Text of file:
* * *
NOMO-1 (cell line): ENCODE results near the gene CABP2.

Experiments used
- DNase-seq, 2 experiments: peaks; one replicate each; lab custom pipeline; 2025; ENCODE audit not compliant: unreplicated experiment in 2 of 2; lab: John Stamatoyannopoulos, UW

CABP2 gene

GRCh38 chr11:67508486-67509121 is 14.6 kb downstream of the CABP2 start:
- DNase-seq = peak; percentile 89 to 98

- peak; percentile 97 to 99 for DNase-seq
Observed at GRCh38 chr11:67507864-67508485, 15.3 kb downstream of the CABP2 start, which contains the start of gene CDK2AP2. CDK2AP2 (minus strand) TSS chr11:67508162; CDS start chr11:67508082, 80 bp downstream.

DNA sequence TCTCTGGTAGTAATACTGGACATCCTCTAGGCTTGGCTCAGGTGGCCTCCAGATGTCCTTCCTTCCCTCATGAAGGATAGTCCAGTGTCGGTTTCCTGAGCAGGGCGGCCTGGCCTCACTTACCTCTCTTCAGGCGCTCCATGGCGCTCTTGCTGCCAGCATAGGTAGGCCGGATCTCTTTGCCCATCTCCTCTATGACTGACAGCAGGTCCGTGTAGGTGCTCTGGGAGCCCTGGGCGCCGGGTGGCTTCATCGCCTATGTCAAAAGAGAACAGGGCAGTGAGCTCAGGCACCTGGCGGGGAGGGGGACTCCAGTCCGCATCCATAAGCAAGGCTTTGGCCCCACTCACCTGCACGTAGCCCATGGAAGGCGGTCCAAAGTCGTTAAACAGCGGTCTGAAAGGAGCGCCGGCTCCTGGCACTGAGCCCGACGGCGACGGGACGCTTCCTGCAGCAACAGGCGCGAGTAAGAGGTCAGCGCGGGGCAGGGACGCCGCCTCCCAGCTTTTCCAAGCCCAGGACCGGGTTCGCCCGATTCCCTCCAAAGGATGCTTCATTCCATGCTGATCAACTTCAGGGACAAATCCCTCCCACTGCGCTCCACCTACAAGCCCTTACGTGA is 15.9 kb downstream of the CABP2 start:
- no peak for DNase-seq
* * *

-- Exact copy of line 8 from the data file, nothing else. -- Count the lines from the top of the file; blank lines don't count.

Observed at GRCh38 chr11:67507864-67508485, 15.3 kb downstream of the CABP2 start, which contains the start of gene CDK2AP2. CDK2AP2 (minus strand) TSS chr11:67508162; CDS start chr11:67508082, 80 bp downstream.